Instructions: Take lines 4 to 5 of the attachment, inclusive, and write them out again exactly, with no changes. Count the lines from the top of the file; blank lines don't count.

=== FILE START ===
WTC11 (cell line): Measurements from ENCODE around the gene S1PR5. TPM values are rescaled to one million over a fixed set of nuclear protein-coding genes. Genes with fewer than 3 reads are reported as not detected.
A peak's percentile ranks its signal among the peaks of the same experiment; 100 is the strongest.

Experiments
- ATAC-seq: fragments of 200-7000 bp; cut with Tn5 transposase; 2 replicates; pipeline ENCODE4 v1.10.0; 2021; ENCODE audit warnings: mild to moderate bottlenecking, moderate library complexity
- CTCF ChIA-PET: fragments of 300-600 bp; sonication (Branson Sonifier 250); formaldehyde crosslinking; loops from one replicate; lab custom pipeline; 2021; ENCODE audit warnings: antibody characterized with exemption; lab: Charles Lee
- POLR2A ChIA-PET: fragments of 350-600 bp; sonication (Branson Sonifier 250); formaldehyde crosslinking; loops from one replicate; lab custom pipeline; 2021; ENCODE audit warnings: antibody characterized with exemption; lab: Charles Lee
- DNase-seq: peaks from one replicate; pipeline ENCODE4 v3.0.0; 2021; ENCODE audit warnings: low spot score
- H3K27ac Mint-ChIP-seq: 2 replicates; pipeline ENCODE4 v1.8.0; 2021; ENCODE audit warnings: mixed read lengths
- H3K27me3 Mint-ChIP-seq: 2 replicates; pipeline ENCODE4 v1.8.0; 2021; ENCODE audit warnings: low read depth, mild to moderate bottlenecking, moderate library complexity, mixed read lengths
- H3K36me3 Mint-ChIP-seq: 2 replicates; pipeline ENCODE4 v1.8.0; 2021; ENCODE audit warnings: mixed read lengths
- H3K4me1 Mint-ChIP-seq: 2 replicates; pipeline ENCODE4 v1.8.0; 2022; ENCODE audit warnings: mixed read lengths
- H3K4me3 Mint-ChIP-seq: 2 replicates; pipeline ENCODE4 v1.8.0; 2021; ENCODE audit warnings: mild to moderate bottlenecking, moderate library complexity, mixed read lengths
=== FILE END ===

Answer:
- ATAC-seq: fragments of 200-7000 bp; cut with Tn5 transposase; 2 replicates; pipeline ENCODE4 v1.10.0; 2021; ENCODE audit warnings: mild to moderate bottlenecking, moderate library complexity
- CTCF ChIA-PET: fragments of 300-600 bp; sonication (Branson Sonifier 250); formaldehyde crosslinking; loops from one replicate; lab custom pipeline; 2021; ENCODE audit warnings: antibody characterized with exemption; lab: Charles Lee